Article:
Out here most of the sky is bright blue, with groupings of clouds that blow by. In Phoenix the summer thunderstorms were more noticeable, as the mountains were farther away. You could see a thunderhead cloud off in the distance, blowing in your direction. If you were paying attention to it, it could take up to a half hour from when you first saw it until it was overhead. The lightning inside was visible all the way, as was the rain falling underneath, and thunder got louder as the cloud got closer. It would suddenly be right over you, and the rain would just be pouring down. That usually lasted for five minutes, then you would be back in sunshine watching the cloud recede in the distance, dropping more rain along the way. After an hour all the water would be gone, and you would never know it rained. It did cool off a bit while it was raining – dropping from the Phoenix standard summer temp of 115f down to maybe 100f, then back up again after it passed.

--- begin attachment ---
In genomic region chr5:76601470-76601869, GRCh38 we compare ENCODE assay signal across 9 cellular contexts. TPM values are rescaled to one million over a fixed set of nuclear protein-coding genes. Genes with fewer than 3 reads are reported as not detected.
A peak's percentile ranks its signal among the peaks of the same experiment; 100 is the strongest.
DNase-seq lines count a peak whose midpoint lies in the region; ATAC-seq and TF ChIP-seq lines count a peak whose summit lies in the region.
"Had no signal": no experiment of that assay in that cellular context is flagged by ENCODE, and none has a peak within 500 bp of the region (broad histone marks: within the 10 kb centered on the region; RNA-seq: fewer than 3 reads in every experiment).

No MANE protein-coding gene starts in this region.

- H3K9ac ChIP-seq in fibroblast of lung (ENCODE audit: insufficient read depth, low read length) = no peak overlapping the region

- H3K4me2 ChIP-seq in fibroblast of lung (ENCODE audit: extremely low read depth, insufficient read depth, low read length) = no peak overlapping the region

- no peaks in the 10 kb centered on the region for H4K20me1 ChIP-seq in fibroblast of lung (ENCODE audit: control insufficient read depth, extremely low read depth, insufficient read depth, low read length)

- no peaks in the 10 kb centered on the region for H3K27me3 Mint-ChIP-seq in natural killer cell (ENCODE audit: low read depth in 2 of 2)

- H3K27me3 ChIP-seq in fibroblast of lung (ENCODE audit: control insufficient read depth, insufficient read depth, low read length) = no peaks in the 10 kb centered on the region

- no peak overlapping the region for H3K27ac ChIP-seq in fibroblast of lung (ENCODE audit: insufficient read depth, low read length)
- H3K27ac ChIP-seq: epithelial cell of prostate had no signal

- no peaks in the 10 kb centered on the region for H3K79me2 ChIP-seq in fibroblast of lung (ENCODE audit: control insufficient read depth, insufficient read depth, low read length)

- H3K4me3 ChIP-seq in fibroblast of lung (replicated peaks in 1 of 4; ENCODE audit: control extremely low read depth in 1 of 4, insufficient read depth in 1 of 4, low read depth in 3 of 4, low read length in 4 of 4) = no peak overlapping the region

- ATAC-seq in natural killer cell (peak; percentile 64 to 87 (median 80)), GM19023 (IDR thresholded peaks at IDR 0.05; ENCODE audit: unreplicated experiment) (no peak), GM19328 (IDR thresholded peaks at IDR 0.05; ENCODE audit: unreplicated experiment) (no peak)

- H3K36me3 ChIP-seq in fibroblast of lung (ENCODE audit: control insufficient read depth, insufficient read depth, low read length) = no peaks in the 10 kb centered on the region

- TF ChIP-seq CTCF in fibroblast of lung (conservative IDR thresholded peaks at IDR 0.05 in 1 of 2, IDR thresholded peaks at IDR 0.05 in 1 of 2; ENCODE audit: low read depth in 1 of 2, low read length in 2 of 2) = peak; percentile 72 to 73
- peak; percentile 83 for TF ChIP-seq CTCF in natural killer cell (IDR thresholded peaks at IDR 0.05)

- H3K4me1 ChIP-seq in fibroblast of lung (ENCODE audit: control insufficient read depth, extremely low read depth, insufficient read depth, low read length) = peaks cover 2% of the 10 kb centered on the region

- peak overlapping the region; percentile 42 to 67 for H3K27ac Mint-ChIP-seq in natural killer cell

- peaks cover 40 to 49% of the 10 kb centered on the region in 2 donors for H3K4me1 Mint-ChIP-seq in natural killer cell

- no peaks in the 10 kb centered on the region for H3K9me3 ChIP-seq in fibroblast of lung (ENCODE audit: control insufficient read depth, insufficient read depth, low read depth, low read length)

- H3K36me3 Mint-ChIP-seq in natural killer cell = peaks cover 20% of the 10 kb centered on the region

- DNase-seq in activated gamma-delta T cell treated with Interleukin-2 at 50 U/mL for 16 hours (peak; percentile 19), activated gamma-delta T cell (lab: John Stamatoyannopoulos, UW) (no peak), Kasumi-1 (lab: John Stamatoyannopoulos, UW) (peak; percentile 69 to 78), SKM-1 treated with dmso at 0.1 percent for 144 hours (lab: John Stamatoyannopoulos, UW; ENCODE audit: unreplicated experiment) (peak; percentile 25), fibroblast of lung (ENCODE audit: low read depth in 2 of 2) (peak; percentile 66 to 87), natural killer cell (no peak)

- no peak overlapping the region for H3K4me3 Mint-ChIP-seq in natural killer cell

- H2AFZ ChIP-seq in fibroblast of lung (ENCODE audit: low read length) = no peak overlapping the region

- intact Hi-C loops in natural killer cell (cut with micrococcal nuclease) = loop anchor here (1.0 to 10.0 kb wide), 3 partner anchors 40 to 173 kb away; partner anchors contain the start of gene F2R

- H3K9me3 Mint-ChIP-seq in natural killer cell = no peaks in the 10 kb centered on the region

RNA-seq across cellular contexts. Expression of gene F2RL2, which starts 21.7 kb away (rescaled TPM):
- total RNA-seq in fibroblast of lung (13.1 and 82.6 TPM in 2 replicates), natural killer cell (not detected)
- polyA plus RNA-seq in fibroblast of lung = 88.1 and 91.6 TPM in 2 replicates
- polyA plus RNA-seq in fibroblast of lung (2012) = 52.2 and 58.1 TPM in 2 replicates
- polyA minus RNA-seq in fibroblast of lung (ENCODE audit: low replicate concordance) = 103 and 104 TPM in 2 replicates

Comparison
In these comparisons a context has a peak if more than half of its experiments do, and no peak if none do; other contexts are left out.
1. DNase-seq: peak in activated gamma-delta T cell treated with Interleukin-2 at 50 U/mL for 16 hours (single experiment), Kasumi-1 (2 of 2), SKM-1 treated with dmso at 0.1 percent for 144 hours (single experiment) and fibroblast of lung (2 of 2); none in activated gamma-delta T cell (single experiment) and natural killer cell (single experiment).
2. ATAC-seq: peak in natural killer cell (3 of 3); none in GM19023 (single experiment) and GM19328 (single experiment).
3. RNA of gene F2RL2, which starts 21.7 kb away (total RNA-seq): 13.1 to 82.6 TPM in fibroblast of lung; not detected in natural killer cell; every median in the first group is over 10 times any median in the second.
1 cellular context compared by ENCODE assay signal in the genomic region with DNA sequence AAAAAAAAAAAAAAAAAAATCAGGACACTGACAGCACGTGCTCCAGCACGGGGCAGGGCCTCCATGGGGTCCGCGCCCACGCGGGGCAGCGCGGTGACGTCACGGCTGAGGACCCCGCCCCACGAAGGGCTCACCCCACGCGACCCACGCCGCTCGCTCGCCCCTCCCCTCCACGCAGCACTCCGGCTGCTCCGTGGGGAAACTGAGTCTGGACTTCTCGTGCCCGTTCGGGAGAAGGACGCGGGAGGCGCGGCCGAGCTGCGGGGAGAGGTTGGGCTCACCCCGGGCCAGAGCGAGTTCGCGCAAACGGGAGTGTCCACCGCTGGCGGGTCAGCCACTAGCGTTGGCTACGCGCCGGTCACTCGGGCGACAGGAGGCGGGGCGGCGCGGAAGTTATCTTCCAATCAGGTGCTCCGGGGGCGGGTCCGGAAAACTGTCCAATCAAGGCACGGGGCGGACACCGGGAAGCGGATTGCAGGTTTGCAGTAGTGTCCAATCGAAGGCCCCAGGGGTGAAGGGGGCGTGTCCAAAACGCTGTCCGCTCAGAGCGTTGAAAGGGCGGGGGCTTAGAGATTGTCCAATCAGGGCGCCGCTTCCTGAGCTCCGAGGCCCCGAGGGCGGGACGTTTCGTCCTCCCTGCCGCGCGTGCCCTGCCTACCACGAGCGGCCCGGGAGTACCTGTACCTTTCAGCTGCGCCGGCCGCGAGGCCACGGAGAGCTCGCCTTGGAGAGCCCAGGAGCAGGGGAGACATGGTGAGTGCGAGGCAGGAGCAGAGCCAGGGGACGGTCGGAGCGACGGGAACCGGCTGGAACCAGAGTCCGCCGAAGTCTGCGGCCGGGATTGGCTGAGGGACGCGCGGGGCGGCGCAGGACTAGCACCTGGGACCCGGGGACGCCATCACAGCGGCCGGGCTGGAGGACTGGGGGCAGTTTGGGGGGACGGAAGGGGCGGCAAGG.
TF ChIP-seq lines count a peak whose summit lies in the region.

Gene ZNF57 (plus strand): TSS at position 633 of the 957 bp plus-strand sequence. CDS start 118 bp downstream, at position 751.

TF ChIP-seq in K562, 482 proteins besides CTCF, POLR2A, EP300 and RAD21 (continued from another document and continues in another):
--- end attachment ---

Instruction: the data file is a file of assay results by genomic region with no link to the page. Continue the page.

The affect here is about the same, but with the mountains close by you don’t have as far a vista. Driving in this morning I could see bunches of clouds to the east and the north, and see the rain falling underneath them. I used to sit under my covered porch (when I’m not at work) and watch the clouds roll in, and enjoy the sudden downpours. Now I just get wet walking between buildings, then have to sit inside under the air conditioner until I dried off. Humidity is a little higher, but still under 20%.
With so few plants the desert soil itself is a lot different than what we had back east. There is almost no organic matter in the soil, it’s mostly sand and rock and some clay. The sun bakes a hard shell on top of the soil, so when it rains the water does not soak in but just rolls off. That’s why we get flooding when it rains – all the water just runs downhill, and if a housing tract has been built in between the mountains and the watershed all that water runs down the streets, stranding people in their cars. Water might collect in the low areas, and if the soil had a lot of clay in it you might end up with a real slick patch, if there was enough it could be enough to grab your car.